Living in Cork, Ireland

Dec 6th, 2006, 01:10 PM
Original Poster
Join Date: Mar 2004
Posts: 44
Living in Cork, Ireland

My husband and I have never been to Ireland, but love to travel abroad. There is an opportunity to move there... anyone have any experience living in Cork? Just curious what other Cork travelers think of the city.
italylover2004 is offline  
Dec 6th, 2006, 01:19 PM
Join Date: Nov 2006
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I live in Ireland, but a good distance away from Cork. I have been there many times, but do not feel qualified to advise you on what it is like to live there.

I suggest that the experiences of people who have holidayed there are of little help in judging what it might be like to live there long-term.

It's like a marriage, anyway. What Cork is like is only half the story; what you are like is the other half.

Good luck with your decision-making.
Padraig is offline  
Dec 6th, 2006, 02:07 PM
Join Date: Jul 2005
Posts: 2,598
"It's like a marriage, anyway. What Cork is like is only half the story; what you are like is the other half."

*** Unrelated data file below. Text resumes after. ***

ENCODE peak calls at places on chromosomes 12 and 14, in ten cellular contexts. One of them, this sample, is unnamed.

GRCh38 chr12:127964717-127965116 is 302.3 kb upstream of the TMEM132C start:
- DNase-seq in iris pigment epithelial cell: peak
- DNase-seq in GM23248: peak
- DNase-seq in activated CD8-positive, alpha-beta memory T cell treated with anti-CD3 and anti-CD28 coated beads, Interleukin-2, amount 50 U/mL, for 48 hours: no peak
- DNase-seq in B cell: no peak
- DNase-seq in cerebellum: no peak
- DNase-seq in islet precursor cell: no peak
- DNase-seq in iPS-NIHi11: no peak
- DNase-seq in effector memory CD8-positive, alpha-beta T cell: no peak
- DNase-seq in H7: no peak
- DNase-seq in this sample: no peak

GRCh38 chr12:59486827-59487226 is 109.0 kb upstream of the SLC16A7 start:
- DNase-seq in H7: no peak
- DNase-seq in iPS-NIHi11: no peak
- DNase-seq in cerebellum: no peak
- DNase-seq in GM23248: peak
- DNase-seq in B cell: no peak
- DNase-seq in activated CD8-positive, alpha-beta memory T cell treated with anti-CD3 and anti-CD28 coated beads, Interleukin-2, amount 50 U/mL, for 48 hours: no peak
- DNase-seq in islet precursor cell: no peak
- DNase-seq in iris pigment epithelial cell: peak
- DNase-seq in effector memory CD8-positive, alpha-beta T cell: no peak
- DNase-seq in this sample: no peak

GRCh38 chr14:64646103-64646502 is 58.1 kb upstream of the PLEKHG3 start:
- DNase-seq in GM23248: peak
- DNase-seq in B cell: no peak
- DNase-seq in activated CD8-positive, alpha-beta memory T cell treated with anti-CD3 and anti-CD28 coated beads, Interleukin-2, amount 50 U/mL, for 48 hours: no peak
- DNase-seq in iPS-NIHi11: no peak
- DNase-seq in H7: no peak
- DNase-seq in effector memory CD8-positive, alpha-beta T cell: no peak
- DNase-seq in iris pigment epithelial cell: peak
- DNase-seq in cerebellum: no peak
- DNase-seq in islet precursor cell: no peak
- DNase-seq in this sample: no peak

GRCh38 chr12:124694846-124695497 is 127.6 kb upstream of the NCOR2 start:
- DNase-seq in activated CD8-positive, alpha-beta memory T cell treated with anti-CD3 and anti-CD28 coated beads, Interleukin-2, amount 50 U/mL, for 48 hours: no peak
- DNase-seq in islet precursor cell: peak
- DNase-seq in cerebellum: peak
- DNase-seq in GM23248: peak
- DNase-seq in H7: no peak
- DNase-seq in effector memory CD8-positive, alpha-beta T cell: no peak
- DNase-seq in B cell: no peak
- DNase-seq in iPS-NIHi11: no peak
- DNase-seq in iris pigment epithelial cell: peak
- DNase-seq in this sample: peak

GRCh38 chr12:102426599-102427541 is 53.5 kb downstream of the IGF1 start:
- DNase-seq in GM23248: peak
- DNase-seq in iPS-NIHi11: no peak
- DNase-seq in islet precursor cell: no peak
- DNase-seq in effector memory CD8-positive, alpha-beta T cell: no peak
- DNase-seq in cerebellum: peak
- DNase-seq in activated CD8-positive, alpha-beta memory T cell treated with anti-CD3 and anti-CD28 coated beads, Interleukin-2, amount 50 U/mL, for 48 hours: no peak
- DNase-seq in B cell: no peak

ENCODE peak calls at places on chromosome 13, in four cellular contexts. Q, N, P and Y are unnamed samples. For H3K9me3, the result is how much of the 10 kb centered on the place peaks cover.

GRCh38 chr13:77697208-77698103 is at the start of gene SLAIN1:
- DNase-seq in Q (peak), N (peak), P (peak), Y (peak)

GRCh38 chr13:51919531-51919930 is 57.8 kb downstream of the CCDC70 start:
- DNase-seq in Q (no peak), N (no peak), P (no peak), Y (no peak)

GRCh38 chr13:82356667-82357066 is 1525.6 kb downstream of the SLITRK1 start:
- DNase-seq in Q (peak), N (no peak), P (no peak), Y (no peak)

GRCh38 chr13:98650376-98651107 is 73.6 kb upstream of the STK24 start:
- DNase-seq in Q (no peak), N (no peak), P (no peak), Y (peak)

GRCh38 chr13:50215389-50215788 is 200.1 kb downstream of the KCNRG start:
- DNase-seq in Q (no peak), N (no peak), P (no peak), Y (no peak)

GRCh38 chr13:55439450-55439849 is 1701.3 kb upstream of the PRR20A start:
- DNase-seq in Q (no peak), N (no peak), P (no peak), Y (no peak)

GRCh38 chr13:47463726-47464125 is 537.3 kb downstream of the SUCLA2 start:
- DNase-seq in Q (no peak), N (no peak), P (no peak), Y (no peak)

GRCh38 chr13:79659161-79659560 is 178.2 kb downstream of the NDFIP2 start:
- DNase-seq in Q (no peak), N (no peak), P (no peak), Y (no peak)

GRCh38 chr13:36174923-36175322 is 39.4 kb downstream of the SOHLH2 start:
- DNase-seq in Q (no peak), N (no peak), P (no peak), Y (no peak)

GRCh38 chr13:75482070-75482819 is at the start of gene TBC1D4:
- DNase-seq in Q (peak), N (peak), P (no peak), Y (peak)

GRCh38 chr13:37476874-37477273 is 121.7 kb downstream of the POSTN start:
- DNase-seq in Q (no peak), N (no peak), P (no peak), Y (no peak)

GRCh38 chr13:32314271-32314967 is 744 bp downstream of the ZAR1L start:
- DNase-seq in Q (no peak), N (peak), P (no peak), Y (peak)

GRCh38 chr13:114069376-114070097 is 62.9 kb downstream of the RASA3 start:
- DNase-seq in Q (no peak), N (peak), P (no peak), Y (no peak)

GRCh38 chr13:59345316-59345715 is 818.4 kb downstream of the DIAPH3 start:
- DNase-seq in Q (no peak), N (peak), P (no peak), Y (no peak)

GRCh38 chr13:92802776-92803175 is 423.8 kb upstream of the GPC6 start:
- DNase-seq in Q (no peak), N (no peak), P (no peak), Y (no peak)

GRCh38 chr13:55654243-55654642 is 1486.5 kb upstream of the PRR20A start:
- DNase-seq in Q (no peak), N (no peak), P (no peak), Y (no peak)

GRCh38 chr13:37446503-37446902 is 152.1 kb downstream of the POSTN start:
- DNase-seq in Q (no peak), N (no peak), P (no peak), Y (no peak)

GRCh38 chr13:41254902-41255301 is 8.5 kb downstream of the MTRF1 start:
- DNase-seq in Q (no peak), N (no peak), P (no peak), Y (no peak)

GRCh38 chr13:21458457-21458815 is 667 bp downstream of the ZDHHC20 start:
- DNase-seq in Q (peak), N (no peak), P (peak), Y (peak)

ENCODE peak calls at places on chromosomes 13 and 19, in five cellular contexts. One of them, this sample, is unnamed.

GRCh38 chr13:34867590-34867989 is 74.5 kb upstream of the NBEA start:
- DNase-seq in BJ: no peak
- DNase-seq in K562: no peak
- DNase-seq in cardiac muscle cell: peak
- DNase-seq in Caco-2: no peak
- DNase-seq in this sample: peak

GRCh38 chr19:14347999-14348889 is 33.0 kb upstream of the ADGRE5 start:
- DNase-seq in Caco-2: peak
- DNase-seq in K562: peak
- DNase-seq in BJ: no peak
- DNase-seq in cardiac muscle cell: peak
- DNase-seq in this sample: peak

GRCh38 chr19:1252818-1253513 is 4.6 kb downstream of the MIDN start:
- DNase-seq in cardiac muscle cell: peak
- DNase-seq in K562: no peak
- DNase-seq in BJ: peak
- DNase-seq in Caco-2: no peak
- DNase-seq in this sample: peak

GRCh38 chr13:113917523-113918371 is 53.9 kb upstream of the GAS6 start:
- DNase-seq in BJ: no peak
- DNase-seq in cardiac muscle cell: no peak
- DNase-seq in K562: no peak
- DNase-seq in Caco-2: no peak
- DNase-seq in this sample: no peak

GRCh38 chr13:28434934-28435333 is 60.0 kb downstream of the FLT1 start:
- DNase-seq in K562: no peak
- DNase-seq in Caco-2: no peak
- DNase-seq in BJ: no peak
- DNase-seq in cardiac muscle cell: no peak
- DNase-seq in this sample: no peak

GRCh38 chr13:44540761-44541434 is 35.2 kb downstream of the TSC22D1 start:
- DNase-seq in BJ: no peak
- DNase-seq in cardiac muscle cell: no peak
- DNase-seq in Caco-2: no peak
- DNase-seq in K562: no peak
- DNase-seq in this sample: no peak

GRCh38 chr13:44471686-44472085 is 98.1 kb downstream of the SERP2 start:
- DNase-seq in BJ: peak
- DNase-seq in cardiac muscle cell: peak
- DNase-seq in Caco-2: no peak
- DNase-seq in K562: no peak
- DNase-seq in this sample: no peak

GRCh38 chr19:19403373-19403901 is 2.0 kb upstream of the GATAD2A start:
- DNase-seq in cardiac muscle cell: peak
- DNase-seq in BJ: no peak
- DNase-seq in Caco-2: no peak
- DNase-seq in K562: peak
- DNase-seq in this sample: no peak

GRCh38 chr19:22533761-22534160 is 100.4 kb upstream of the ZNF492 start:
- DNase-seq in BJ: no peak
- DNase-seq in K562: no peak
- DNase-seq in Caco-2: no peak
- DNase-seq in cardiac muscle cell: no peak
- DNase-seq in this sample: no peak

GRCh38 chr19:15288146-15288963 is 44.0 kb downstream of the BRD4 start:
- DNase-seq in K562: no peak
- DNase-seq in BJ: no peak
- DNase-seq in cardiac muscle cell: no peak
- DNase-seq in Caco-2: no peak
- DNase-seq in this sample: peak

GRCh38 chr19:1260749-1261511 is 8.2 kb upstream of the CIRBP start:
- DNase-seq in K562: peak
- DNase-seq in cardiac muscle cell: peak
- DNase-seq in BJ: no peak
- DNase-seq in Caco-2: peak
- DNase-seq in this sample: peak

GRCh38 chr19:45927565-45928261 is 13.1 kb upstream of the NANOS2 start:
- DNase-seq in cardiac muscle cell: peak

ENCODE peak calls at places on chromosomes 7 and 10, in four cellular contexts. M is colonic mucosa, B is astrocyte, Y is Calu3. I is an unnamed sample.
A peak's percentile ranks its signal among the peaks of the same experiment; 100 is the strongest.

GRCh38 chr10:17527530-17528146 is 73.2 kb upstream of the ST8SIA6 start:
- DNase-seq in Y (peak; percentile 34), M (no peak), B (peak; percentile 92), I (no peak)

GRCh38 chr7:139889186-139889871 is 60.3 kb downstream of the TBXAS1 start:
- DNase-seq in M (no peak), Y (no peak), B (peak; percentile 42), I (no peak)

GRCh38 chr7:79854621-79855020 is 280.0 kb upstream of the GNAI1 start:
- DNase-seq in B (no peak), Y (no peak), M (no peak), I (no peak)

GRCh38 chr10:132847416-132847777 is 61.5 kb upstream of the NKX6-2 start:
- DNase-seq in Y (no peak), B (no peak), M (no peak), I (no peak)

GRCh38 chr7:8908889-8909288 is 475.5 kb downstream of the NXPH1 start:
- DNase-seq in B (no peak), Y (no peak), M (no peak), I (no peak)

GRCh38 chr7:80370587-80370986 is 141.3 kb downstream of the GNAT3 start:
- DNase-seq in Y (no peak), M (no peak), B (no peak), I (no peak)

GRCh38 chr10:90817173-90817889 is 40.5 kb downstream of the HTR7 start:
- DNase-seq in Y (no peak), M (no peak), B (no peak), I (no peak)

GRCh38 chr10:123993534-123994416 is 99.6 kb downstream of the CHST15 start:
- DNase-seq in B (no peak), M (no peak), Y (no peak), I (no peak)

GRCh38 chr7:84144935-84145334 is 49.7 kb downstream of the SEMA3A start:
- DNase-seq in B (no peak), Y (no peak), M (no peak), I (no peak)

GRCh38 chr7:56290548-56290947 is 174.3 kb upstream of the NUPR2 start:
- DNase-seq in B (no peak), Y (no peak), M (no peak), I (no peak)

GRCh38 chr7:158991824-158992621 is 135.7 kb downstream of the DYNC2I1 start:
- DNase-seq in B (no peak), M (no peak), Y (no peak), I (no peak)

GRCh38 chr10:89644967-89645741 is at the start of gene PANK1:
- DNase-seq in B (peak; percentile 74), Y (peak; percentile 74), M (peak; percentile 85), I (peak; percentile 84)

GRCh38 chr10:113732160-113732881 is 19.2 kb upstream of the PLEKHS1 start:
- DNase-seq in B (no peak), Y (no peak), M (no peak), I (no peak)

I love that! I'm immediately applying it to many things other than living in Cork. Of course it applies to travel anywhere and it's a good thought to keep in mind when you hear reports from other travlers.

Thanks Padraig.
Luisah is offline  
Dec 6th, 2006, 02:17 PM
Join Date: May 2006
Posts: 423
Padraig I just love that "It's like a marriage, anyway. What Cork is like is only half the story; what you are like is the other half.
" If you don't mind me saying such a irish saying. I love Cork city to visit I prefer it to Dublin. The Cork people are also very nice and i just love the accents. As said before thou I am looking at it from a visitor point of view and not to live.